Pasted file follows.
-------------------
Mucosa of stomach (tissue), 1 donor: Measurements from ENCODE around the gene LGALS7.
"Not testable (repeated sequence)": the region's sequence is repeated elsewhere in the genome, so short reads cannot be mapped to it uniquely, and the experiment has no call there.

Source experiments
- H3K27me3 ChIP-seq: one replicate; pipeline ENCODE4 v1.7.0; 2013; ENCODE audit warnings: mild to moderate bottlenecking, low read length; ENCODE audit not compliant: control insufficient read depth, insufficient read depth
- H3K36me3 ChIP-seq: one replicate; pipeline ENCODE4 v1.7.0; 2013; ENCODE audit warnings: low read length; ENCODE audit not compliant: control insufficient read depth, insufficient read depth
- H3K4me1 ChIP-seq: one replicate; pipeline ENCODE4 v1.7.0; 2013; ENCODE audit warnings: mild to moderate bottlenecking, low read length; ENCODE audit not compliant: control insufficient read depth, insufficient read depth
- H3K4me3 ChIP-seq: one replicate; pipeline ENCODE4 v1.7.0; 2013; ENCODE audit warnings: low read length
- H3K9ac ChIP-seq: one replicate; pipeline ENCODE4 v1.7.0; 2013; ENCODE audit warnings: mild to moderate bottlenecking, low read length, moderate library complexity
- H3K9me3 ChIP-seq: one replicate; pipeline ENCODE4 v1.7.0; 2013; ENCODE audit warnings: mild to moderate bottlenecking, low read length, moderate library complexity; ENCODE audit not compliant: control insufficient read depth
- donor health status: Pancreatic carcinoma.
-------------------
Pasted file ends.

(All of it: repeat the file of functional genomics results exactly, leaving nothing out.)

Mucosa of stomach (tissue), 1 donor: Measurements from ENCODE around the gene LGALS7.
"Not testable (repeated sequence)": the region's sequence is repeated elsewhere in the genome, so short reads cannot be mapped to it uniquely, and the experiment has no call there.

Source experiments
- H3K27me3 ChIP-seq: one replicate; pipeline ENCODE4 v1.7.0; 2013; ENCODE audit warnings: mild to moderate bottlenecking, low read length; ENCODE audit not compliant: control insufficient read depth, insufficient read depth
- H3K36me3 ChIP-seq: one replicate; pipeline ENCODE4 v1.7.0; 2013; ENCODE audit warnings: low read length; ENCODE audit not compliant: control insufficient read depth, insufficient read depth
- H3K4me1 ChIP-seq: one replicate; pipeline ENCODE4 v1.7.0; 2013; ENCODE audit warnings: mild to moderate bottlenecking, low read length; ENCODE audit not compliant: control insufficient read depth, insufficient read depth
- H3K4me3 ChIP-seq: one replicate; pipeline ENCODE4 v1.7.0; 2013; ENCODE audit warnings: low read length
- H3K9ac ChIP-seq: one replicate; pipeline ENCODE4 v1.7.0; 2013; ENCODE audit warnings: mild to moderate bottlenecking, low read length, moderate library complexity
- H3K9me3 ChIP-seq: one replicate; pipeline ENCODE4 v1.7.0; 2013; ENCODE audit warnings: mild to moderate bottlenecking, low read length, moderate library complexity; ENCODE audit not compliant: control insufficient read depth
- donor health status: Pancreatic carcinoma.